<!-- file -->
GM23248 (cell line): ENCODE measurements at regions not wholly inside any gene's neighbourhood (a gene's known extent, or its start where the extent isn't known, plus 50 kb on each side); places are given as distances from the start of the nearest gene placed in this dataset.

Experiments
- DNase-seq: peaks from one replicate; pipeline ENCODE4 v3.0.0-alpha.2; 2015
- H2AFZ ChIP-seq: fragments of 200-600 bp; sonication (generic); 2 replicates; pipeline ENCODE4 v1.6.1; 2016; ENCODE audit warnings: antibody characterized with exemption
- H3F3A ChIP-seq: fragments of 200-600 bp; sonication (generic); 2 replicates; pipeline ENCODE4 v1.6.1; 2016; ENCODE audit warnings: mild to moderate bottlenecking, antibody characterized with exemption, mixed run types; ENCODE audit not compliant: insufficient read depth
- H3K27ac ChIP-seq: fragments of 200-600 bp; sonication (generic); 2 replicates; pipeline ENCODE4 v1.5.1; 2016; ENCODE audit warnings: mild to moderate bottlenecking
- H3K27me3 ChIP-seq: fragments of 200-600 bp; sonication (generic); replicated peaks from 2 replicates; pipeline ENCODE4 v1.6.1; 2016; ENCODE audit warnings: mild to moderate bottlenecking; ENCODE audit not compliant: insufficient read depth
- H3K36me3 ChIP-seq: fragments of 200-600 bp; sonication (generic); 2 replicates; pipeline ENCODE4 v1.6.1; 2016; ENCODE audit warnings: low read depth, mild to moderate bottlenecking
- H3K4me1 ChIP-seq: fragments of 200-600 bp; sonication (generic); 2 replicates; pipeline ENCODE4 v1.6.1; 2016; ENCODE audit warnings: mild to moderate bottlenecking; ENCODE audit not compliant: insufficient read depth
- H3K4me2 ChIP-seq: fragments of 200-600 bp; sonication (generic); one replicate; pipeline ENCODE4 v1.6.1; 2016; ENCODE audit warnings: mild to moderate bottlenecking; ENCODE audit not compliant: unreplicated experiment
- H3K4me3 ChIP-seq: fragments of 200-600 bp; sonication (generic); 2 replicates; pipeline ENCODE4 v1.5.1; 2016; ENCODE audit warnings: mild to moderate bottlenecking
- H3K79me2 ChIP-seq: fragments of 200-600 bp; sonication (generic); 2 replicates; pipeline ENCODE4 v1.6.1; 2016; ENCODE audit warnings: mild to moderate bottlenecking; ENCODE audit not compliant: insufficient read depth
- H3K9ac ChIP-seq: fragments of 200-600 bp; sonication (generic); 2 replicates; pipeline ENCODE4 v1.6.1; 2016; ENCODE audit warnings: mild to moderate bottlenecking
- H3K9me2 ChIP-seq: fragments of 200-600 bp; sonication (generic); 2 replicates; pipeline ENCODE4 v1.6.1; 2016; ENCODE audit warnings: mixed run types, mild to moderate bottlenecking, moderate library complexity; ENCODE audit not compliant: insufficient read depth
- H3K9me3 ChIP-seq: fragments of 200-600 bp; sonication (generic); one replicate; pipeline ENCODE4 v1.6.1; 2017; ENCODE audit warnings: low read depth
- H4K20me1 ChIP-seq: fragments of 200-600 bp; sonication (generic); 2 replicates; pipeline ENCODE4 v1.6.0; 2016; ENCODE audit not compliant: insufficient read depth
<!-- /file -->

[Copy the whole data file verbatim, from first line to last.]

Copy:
GM23248 (cell line): ENCODE measurements at regions not wholly inside any gene's neighbourhood (a gene's known extent, or its start where the extent isn't known, plus 50 kb on each side); places are given as distances from the start of the nearest gene placed in this dataset.

Experiments
- DNase-seq: peaks from one replicate; pipeline ENCODE4 v3.0.0-alpha.2; 2015
- H2AFZ ChIP-seq: fragments of 200-600 bp; sonication (generic); 2 replicates; pipeline ENCODE4 v1.6.1; 2016; ENCODE audit warnings: antibody characterized with exemption
- H3F3A ChIP-seq: fragments of 200-600 bp; sonication (generic); 2 replicates; pipeline ENCODE4 v1.6.1; 2016; ENCODE audit warnings: mild to moderate bottlenecking, antibody characterized with exemption, mixed run types; ENCODE audit not compliant: insufficient read depth
- H3K27ac ChIP-seq: fragments of 200-600 bp; sonication (generic); 2 replicates; pipeline ENCODE4 v1.5.1; 2016; ENCODE audit warnings: mild to moderate bottlenecking
- H3K27me3 ChIP-seq: fragments of 200-600 bp; sonication (generic); replicated peaks from 2 replicates; pipeline ENCODE4 v1.6.1; 2016; ENCODE audit warnings: mild to moderate bottlenecking; ENCODE audit not compliant: insufficient read depth
- H3K36me3 ChIP-seq: fragments of 200-600 bp; sonication (generic); 2 replicates; pipeline ENCODE4 v1.6.1; 2016; ENCODE audit warnings: low read depth, mild to moderate bottlenecking
- H3K4me1 ChIP-seq: fragments of 200-600 bp; sonication (generic); 2 replicates; pipeline ENCODE4 v1.6.1; 2016; ENCODE audit warnings: mild to moderate bottlenecking; ENCODE audit not compliant: insufficient read depth
- H3K4me2 ChIP-seq: fragments of 200-600 bp; sonication (generic); one replicate; pipeline ENCODE4 v1.6.1; 2016; ENCODE audit warnings: mild to moderate bottlenecking; ENCODE audit not compliant: unreplicated experiment
- H3K4me3 ChIP-seq: fragments of 200-600 bp; sonication (generic); 2 replicates; pipeline ENCODE4 v1.5.1; 2016; ENCODE audit warnings: mild to moderate bottlenecking
- H3K79me2 ChIP-seq: fragments of 200-600 bp; sonication (generic); 2 replicates; pipeline ENCODE4 v1.6.1; 2016; ENCODE audit warnings: mild to moderate bottlenecking; ENCODE audit not compliant: insufficient read depth
- H3K9ac ChIP-seq: fragments of 200-600 bp; sonication (generic); 2 replicates; pipeline ENCODE4 v1.6.1; 2016; ENCODE audit warnings: mild to moderate bottlenecking
- H3K9me2 ChIP-seq: fragments of 200-600 bp; sonication (generic); 2 replicates; pipeline ENCODE4 v1.6.1; 2016; ENCODE audit warnings: mixed run types, mild to moderate bottlenecking, moderate library complexity; ENCODE audit not compliant: insufficient read depth
- H3K9me3 ChIP-seq: fragments of 200-600 bp; sonication (generic); one replicate; pipeline ENCODE4 v1.6.1; 2017; ENCODE audit warnings: low read depth
- H4K20me1 ChIP-seq: fragments of 200-600 bp; sonication (generic); 2 replicates; pipeline ENCODE4 v1.6.0; 2016; ENCODE audit not compliant: insufficient read depth